I think I hit upon the perfect money-saving scheme, without even intentionally trying.
During the final waning days of December, I was in Nevada, so I didn’t have time to look for a 2012 calendar as I ordinarily would have. By the time I’d returned home and gotten around to the chore, the shelves were distressingly bare, limiting my choices to calendars with pictures of cats or Civil War heroes or the cast of Twilight. Can I get a big “no, thanks!” to each of these? I have no interest in staring at pictures of fuzzy Siamese kittens or Robert E. Lee or a shirtless Taylor Lautner for thirty-day stretches at a time. I questioned whether I even needed a calendar in the first place – my days all sort of blend together seamlessly anyway, and the mobile calendar widget on my smartphone does the trick just fine – but I suppose I’m a traditionalist. Besides, I have a decorative wooden calendar frame hanging in the bedroom. Something’s gotta go in there. I’m trying to class up the joint before Tara moves in, after all.
I realized that I could probably order a calendar online, so I went to the Lang calendars website (the brand I typically buy, and yes, I have my own favorite brand of calendar – these are just the right size and shape and feature decorative folk art by the likes of Thomas Kincade, and while the male in me would be happy to settle for the latest Sports Illustrated swimsuit calendar, see “classing up the joint” and “Tara moves in” above) and was happy to see they were marked down to $6.99 from their usual price of $15.99. It pays to shop for a calendar in mid-January, I quickly surmised.
Only then I got sidetracked. There was another trip to Nevada, not to mention the minutiae of daily life, and suddenly it was February. I really need to find a calendar, I thought, and returned to the Lang website. This time, every last calendar in stock was marked down to $1.99. In other words, a savings of roughly 88%. I found one I liked and ordered it without hesitation, and while I had earlier come to the realization that it pays to shop for a calendar in mid-January, I knew now that it really pays to wait until the beginning of February to buy a calendar. I’m thinking I’m going to have to start doing this every year! I mean, is January really that important, anyway? The holidays are over. Winter is in full swing. The days are short. What are you going to be filling them with, other than resolution-inspired trips to the gym for three or four days before that lifestyle change peters out? You used to have the Super Bowl, but that’s been held in February for a decade now. There’s Martin Luther King Jr. Day, I suppose, but most people still have to work. We could probably get rid of the month of January and never even notice! Err…no offense, dad. I know it’s your birthday and all. But I don’t need a calendar to remember that. Besides, most calendars have a little miniature version of the preceding and next month in a box at the bottom. I can just leave December up an extra 31 days and if there’s something really important happening in January, I’ll squint.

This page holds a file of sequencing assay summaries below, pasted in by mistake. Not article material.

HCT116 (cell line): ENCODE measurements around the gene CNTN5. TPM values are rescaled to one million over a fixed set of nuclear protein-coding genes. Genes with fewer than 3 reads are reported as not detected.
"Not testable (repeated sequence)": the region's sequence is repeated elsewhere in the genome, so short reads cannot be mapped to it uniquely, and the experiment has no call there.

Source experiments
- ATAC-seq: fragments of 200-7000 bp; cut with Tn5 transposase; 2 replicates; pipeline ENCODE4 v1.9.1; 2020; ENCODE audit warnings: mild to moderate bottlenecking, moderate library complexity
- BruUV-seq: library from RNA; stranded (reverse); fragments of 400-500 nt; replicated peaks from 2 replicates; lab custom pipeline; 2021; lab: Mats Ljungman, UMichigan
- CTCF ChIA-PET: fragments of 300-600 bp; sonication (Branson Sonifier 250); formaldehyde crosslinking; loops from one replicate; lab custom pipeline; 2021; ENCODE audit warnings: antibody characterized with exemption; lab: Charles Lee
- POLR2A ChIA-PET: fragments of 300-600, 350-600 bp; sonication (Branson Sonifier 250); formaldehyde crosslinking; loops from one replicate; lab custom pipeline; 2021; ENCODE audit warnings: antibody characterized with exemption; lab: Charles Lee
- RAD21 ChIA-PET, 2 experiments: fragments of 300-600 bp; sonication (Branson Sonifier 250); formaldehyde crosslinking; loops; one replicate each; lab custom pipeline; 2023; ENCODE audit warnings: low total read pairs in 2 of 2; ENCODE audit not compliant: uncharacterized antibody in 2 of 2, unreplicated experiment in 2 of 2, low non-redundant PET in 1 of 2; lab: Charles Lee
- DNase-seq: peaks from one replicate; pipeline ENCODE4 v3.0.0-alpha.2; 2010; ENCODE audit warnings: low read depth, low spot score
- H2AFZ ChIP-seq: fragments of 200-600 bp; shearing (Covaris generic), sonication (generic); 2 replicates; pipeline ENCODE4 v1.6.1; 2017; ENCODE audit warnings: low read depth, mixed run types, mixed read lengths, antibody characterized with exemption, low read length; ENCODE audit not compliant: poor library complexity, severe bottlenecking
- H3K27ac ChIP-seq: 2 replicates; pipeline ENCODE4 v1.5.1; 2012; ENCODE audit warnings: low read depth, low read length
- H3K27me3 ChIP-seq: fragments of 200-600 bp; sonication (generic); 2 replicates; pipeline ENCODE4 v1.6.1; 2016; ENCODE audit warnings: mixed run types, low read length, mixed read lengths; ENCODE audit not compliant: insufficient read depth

Problem solved. Hasta la vista, January. Hello, 88% savings!
Speaking of the Super Bowl, yesterday was the Super Bowl. And while I didn’t have any real vested interest in the outcome of the game – my Broncos were defeated in the playoffs, sniff – I was sort of pulling for New England, because: A. They knocked Denver out of contention, and it’s an easier pill to swallow knowing your team was dethroned by the eventual Super Bowl champs; and 2. I made an ill-advised, last-minute bet with my dad on the outcome of the game. Granted, I only lost $5, but that negates the aforementioned calendar savings, doesn’t it? Damn! My dad hates the Patriots, so I figured I’d take advantage of his loathing and hopefully pocket an extra five bucks in the process. I should know better. The last time we bet on a Super Bowl game – two years ago, when the Saints beat the Colts – I ended up losing $20 to him, which means my dad is either some kind of football genius (who knew?) or really, really lucky. Or I suck at picking the winner.
Maybe a combination of the two.
In any case, I enjoyed the game as much as anybody watching alone can enjoy a game. The truth is, I missed Tara, and we were texting back and forth about how badly we longed to be together and how much fun next year’s Super Bowl is going to be. Which is true – it’s gonna rock! – but that did nothing to erase the fact that for one more year, I’d have to be content in watching it alone. The kids were supposed to be there, but ended up going back to their mom’s house a day early, which was kind of a bummer. Normally it’s a day custom made for snacking, but I didn’t feel like going to the trouble of preparing a bunch of snack foods just for myself, so I settled on cooking a batch of fried chicken, which – ha, I realize this now – is probably even more work than snack foods would have been. Nevertheless, it was a recipe Tara had found in Bon Apetit magazine, and despite a mishap with the salt (I doubled what the recipe called for because I didn’t read the directions all the way through in advance, oops), it turned out crispy on the outside, moist inside, and packed with flavor. So between the chicken and the bloody marys I’d been working on since 10 AM, I was pretty content. The game wasn’t bad, the half-time show felt lame in all its Material Girl lip-synced glory (can we please have some rock ‘n roll next year?!), and the commercials scored more touchdowns than either team. All in all though, a decent enough way to spend a Sunday afternoon. Bittersweet too, because this means no more football for six long months.
I’m going to have to pencil in opening day on my new 88%-off calendar, once it arrives!